Monica Camacho Perez burst into sobs.
"Taking DACA away is taking us back to a really dark time for immigrants," said the 23-year-old Maryland resident, who arrived in the United States from Mexico when she was 7. "This is our country. We are not going anywhere."
The decision to rescind Deferred Action for Childhood Arrivals ends a five-year reprieve for undocumented immigrants who were brought to the country as children, a time when they didn't have to worry about being deported and could legally apply for jobs.
In 2012, two years after legislation that would have given these immigrants a path to citizenship failed in Congress, President Barack Obama granted them work permits and the chance to get driver's licenses and attend college. He said they would not be forced to leave just because their parents took them across the border illegally or allowed them to overstay their visas.
Critics accused Obama of overstepping his authority and said the young people known as "dreamers" were taking jobs that should go to legal residents. Trump pledged to end DACA if elected. A coalition of Republican officials said they would challenge the program in court if he failed to do so.
Now the new president has decided to phase out the program and is challenging Congress to pass legislation if it wants the dreamers to stay.
So the DACA recipients' battle is beginning again.
In the coming days and weeks, protesters said, they will organize sit-ins to urge U.S. lawmakers to pass immigration legislation, hold meetings on how to avoid deportation agents and scramble to apply for DACA renewals before Trump's six-month grace period runs out.
Camacho Perez and 27 others say they will fast until Friday to draw attention to their plight. They and scores of others marched Tuesday in Washington, while students in Denver and Tucson walked out of classes to protest Trump's announcement. Rallies were planned throughout the day and evening in Detroit, Chicago, San Francisco and other cities.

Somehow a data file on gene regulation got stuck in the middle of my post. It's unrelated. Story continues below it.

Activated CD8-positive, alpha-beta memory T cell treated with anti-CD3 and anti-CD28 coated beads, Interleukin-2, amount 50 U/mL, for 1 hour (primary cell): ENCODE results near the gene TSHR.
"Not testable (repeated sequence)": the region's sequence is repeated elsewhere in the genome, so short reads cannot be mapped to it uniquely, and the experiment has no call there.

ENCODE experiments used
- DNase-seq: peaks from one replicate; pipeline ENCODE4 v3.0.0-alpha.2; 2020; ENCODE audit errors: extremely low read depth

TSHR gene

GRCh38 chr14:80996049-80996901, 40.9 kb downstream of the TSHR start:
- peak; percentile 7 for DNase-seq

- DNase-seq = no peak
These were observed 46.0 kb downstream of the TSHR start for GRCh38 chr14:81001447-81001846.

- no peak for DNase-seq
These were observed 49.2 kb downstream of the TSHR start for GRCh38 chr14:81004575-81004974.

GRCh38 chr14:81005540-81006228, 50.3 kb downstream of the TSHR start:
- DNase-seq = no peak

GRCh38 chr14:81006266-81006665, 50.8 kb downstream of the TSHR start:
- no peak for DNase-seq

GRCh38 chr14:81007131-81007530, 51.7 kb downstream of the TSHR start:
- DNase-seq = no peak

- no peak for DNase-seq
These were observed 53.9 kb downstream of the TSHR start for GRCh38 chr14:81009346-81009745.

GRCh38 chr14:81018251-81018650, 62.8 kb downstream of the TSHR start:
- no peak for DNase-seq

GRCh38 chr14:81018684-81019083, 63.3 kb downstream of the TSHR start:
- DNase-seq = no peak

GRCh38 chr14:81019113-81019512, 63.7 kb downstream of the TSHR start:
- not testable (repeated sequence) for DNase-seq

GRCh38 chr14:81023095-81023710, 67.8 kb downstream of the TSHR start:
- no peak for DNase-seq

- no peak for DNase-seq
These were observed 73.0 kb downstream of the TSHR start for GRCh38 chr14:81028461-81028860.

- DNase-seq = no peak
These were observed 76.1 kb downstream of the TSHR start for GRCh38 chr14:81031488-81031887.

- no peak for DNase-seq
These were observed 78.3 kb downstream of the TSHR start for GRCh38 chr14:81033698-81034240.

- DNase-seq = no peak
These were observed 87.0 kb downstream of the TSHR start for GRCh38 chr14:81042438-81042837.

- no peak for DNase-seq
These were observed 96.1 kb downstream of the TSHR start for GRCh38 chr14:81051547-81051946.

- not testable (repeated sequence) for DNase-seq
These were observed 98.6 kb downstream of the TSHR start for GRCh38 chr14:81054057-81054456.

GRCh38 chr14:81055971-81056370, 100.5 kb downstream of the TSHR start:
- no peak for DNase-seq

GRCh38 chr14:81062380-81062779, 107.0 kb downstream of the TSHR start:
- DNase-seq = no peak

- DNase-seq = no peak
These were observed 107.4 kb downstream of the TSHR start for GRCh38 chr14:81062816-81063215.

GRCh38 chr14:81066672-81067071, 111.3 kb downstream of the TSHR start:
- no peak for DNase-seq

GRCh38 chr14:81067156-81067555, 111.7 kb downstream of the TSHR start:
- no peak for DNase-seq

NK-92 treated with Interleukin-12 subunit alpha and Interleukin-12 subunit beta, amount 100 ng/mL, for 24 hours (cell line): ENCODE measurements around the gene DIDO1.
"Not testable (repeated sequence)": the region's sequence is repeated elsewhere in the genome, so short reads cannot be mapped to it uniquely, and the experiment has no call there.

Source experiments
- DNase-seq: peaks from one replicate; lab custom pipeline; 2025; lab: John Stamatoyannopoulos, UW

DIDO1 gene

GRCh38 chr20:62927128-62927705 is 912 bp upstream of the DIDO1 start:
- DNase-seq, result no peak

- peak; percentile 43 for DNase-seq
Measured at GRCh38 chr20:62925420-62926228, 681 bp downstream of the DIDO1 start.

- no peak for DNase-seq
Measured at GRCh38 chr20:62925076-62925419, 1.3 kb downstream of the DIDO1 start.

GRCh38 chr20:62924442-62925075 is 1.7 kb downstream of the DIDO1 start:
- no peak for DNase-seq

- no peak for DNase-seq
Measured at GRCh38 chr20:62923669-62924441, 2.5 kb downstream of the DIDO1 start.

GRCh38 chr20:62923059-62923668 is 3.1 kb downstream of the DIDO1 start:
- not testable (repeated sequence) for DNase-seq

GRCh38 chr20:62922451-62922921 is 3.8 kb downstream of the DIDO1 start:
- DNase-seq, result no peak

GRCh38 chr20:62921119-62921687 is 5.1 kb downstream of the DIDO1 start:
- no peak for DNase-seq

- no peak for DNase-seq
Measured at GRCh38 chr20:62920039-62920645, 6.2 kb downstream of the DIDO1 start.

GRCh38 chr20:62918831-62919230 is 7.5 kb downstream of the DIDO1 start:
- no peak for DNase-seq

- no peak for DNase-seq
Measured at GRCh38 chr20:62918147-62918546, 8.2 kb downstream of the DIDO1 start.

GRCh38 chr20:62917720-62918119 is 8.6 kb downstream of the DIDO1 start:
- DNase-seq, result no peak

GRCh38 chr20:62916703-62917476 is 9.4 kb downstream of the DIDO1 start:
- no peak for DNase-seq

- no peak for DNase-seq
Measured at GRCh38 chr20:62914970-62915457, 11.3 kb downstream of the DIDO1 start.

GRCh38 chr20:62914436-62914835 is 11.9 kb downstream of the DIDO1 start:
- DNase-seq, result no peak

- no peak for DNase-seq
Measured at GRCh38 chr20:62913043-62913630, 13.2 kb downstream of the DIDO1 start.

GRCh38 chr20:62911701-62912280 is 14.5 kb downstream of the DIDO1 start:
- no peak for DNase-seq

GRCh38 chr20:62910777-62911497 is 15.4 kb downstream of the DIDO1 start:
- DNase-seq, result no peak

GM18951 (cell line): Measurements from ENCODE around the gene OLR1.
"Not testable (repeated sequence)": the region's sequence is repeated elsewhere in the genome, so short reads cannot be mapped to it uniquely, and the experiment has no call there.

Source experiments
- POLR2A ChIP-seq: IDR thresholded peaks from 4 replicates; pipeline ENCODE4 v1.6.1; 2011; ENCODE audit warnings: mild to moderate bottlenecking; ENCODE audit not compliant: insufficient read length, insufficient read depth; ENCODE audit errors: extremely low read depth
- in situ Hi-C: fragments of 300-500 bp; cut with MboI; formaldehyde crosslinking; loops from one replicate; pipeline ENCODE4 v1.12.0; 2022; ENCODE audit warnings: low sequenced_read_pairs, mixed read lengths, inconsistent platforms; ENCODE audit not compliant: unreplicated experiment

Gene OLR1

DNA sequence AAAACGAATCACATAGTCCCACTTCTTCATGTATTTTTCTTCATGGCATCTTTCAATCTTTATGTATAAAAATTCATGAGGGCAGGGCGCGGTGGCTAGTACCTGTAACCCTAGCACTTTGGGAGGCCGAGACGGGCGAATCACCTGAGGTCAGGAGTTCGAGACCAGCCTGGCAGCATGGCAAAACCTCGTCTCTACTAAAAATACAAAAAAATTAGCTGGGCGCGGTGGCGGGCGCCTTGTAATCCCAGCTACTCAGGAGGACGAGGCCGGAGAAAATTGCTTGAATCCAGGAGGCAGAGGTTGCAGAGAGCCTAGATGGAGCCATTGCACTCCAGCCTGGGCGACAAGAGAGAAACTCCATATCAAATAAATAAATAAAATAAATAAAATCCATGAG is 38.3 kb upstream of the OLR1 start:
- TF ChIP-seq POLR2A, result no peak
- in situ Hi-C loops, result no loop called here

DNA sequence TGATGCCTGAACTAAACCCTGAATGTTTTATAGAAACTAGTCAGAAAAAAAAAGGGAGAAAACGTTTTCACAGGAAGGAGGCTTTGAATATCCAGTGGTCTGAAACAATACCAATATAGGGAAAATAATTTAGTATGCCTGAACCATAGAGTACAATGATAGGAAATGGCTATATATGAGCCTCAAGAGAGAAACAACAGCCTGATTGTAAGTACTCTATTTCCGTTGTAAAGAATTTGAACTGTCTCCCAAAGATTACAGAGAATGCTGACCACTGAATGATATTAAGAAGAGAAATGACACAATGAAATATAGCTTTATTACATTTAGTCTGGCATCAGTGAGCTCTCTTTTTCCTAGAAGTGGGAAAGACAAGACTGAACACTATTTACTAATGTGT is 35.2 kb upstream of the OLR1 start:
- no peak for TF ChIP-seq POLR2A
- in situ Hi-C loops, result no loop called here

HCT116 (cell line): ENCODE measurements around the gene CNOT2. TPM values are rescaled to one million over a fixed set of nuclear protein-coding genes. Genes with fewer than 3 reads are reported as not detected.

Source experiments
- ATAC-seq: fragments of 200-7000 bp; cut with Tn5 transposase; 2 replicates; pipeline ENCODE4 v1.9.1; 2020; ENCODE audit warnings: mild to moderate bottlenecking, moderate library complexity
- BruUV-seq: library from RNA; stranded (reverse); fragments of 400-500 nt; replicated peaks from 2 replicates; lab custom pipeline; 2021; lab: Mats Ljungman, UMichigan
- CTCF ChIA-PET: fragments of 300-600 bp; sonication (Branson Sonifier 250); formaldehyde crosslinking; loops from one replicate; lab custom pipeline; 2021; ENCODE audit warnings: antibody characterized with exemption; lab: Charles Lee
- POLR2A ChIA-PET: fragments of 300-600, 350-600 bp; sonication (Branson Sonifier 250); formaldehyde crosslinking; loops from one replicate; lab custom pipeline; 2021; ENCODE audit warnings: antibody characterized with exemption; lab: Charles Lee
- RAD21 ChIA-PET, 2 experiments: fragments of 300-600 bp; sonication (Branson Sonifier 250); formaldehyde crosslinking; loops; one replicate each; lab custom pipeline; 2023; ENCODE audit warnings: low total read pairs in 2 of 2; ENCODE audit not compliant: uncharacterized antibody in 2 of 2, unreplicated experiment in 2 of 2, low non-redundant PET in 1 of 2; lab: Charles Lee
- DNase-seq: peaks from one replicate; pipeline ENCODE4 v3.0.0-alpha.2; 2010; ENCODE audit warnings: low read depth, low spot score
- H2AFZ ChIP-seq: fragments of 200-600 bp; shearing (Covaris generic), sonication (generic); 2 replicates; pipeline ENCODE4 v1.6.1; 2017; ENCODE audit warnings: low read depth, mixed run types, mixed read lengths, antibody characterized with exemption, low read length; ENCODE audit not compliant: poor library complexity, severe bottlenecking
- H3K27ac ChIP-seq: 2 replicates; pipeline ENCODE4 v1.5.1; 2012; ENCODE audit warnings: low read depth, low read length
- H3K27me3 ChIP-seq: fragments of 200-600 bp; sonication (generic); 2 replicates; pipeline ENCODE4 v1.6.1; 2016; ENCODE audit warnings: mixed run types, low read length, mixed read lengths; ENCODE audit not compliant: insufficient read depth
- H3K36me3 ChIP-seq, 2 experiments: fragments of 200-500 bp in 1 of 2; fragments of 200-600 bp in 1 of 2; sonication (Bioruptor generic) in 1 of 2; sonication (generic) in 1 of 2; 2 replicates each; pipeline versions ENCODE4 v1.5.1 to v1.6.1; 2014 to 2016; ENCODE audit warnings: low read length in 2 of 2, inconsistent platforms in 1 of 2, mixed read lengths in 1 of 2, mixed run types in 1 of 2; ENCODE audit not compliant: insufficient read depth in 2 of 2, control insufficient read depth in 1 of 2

In Manhattan, about a dozen protesters blocked traffic on Fifth Avenue near Trump Tower. They sat in the street, arms locked, refusing orders from police to disband until several were taken into custody.
"Trump is trying to scare us into hiding, to get us to back down," said Erika Andiola, 30, a DACA recipient from Mexico who has been in the United States since she was 10. "We're not going to back down."
The end of DACA carries implications for many states, where officials must determine whether those who had qualified for the program may continue to pay in-state tuition and keep their driver's licenses after their permits expire.
Many immigrants say they will lose their jobs once their temporary work permits end, although some employers, including Microsoft, vowed to do what they could to keep that from happening.
Since his election, Trump had expressed sympathy for DACA recipients and promised to deal with them "with heart," which left those protesting feeling particularly betrayed.
Hundreds gathered outside the White House before the announcement by Attorney General Jeff Sessions, holding signs that said, "We are America," "Congress! Don't wimp out!" and "We want education, down with deportation."